These new LensBaby 2.0 selective focus lenses are just awesome. Check it out.
I recently decided that I would like to have some kind of tool that I could run to backup all of my photos on Flickr. I basically wanted a directory containing a bunch of subfolders representing sets, with the original photos placed within. I also wanted all of the photos that I had not placed into a set to be downloaded.
Over the course of the weekend, I’ve become a developer on the flickrj “team”. You gotta love open source “Hey, maintainer. Are you going to fix bug x?” “No, user, I’m busy. Do you want to do it?”.
Update: The actual backup application is here: http://cvs.sourceforge.net/viewcvs.py/flickrj/api/src/flickrj/samples/
As I mentioned in my introduction, my place at Adobe is within the LiveCycle engineering team…so it is a bit ironic that one of my first posts on this blog is about Photoshop CS2.
In my spare time, I am an avid amateur digital photographer. I enjoy taking photos of nearly anything, but the fact of the matter is that I am not really a great photographer yet. Instead, I lean on one of the most excellent software packages ever invented — Photoshop. I’ve been able to do basic tasks with Photoshop for some time now, the basics like cropping, naive color correction, fixing under/over exposure but have found myself getting more and more interested in doing things correctly, and exploiting more of the functionality that lurks just under the surface of the Photoshop UI.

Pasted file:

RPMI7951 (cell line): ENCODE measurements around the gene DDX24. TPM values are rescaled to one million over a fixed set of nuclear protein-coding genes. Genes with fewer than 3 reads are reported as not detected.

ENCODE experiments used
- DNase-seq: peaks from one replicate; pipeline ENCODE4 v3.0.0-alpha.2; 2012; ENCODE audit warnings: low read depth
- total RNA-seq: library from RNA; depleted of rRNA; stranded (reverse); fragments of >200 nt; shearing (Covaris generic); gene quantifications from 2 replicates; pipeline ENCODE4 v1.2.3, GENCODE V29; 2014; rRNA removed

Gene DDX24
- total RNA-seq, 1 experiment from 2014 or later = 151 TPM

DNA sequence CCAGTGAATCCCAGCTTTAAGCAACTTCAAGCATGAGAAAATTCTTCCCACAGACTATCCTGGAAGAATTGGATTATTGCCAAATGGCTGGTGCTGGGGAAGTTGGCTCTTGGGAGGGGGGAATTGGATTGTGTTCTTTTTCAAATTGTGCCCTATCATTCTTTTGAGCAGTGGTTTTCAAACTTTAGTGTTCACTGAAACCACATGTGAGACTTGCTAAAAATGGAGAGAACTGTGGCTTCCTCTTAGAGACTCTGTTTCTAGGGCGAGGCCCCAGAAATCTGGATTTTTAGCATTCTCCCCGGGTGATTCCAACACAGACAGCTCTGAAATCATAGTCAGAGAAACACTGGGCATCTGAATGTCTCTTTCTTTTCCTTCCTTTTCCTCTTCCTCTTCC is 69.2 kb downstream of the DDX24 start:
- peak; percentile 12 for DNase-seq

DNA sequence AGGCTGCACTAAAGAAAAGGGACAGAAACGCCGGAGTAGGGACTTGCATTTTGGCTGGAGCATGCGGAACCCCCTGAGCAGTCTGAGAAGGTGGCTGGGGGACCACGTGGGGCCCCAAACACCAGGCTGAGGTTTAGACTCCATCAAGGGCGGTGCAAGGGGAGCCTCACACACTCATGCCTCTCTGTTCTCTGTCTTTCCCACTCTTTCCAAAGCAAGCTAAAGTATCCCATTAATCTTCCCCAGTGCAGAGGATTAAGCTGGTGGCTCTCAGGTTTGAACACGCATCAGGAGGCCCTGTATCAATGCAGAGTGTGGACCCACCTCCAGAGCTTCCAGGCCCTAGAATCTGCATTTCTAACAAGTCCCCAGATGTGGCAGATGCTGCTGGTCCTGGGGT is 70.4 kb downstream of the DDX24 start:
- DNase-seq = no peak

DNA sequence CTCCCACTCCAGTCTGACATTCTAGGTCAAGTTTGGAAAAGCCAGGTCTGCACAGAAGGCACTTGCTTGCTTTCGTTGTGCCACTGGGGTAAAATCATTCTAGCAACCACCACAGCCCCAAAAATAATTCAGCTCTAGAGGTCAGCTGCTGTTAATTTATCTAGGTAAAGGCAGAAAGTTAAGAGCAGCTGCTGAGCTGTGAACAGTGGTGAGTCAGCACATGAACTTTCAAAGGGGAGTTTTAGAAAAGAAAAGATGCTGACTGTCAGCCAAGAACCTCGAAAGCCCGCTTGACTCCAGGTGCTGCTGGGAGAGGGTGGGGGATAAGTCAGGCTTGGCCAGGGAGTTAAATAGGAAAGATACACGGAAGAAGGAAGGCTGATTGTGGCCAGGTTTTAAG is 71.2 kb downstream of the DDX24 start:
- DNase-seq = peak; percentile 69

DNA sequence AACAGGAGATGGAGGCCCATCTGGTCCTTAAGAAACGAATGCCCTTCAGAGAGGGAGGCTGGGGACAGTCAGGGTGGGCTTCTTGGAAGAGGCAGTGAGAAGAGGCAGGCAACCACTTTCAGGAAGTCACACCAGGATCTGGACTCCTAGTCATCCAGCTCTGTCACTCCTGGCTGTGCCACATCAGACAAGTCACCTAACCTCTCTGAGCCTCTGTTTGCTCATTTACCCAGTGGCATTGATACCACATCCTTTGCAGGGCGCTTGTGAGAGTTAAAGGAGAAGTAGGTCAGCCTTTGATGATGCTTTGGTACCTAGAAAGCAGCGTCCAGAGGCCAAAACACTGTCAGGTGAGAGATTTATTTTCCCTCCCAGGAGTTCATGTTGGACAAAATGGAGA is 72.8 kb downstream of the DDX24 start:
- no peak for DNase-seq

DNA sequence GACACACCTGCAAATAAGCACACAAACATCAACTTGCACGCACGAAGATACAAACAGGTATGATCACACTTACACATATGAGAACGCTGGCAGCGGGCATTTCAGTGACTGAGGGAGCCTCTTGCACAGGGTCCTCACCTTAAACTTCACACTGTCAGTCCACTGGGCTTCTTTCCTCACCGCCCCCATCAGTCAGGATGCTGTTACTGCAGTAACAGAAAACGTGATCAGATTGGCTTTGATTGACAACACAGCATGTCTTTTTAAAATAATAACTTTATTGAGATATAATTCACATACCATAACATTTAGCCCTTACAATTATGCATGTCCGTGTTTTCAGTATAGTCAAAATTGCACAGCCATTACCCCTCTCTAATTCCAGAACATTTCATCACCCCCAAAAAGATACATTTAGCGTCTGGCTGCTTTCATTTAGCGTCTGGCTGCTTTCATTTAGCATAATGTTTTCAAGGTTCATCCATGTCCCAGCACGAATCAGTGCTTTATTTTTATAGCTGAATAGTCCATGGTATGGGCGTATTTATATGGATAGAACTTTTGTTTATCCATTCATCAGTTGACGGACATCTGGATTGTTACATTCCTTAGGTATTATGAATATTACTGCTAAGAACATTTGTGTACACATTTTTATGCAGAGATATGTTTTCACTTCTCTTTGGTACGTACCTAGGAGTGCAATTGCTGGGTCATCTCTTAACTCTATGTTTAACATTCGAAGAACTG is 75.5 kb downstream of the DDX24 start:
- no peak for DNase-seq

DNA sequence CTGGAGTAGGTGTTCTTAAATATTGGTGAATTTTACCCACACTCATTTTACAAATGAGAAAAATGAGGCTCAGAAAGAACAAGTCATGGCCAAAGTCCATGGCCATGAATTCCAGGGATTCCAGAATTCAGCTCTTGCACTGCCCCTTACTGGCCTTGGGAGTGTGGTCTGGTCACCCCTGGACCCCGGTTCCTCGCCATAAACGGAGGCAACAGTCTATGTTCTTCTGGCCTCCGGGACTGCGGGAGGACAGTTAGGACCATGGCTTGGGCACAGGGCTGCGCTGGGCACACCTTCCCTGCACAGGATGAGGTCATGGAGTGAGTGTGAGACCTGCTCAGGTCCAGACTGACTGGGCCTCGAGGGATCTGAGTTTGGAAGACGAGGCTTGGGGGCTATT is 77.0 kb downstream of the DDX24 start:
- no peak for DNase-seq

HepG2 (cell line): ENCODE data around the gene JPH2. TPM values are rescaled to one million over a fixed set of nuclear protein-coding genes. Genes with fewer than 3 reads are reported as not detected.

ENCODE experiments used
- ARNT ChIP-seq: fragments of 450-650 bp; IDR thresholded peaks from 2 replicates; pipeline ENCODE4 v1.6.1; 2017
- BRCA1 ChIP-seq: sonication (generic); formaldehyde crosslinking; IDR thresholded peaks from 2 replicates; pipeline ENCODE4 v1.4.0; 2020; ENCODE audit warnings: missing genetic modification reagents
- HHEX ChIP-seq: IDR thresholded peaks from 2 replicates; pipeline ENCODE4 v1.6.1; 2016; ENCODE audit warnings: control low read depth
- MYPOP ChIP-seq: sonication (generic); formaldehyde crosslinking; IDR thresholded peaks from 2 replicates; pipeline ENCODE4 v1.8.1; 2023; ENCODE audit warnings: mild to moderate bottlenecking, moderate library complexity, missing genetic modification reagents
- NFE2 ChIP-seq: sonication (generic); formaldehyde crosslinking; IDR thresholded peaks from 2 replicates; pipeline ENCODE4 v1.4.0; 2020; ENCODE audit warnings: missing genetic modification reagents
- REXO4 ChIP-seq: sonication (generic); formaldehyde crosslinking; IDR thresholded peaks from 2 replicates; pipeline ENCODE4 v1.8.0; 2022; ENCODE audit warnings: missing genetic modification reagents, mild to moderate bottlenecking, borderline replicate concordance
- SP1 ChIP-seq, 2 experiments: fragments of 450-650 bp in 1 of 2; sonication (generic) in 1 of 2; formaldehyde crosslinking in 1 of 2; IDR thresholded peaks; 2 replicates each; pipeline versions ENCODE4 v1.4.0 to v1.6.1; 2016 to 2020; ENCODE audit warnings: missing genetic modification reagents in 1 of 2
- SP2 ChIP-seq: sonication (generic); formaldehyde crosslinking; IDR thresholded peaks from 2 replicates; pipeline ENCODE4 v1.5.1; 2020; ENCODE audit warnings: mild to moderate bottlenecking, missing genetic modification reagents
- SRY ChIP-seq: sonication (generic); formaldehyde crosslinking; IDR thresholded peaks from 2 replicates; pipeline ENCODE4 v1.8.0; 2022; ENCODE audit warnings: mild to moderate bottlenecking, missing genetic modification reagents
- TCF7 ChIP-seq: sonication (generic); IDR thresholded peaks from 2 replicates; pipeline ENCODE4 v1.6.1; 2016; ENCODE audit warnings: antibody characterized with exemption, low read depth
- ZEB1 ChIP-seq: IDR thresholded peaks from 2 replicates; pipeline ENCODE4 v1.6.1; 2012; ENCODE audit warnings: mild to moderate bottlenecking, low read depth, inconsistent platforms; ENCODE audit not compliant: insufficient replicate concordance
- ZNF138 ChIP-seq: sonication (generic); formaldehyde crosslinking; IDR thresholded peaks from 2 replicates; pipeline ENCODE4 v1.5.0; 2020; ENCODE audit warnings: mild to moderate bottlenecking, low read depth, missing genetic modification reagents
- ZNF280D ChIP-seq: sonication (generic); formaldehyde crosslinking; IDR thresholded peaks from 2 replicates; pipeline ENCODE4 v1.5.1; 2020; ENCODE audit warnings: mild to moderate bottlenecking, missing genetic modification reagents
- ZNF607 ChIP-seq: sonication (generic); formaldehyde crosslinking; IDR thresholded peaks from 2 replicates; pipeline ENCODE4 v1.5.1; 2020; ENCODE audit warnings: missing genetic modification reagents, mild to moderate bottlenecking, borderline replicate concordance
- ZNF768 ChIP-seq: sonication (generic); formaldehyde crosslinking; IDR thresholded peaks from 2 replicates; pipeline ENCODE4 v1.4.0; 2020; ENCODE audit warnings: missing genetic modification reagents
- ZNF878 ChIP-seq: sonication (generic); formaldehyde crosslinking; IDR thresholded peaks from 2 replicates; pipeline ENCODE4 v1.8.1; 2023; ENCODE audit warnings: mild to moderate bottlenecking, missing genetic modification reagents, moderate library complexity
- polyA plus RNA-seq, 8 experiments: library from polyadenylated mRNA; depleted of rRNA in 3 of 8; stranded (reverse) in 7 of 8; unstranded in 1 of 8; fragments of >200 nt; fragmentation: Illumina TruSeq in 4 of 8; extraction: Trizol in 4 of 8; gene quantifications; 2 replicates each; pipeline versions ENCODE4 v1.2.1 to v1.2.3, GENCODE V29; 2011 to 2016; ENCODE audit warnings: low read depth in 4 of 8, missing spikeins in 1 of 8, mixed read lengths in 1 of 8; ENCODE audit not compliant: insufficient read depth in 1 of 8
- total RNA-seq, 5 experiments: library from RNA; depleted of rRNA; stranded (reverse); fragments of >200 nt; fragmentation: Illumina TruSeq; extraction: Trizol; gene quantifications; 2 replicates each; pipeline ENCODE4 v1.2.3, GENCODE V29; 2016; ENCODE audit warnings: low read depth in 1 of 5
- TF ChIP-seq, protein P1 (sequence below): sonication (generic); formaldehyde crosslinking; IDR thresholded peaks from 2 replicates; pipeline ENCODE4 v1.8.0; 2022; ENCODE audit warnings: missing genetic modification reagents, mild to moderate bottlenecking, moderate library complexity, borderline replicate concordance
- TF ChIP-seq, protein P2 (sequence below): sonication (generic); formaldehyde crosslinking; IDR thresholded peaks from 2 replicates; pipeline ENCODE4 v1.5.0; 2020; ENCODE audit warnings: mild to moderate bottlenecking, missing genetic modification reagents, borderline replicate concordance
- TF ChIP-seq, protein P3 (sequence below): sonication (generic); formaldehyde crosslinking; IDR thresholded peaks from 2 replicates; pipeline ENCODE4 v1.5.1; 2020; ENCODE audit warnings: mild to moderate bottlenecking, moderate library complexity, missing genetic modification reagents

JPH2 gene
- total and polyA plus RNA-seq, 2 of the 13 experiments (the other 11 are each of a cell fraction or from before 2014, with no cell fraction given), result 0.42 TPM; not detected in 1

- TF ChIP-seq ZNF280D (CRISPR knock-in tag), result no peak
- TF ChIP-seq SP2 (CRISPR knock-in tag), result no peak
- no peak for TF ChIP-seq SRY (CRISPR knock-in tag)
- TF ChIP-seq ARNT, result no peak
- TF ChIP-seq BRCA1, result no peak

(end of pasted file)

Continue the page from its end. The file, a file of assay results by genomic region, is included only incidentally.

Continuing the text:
So I bought a book. “The Photoshop CS2 Book”, by Scott Kelby. I’m a day in with it, and about 5 experiments in and all I can say is “Great book!”. The author does a great job of walking the reader through many very useful tasks, and does his best to explain what is happening technically. I appreciate the howto + “science of” approach in books because I learn faster by understanding why I’m doing things.
If you are a beginner, or intermediate photoshop user…this book is probably for you.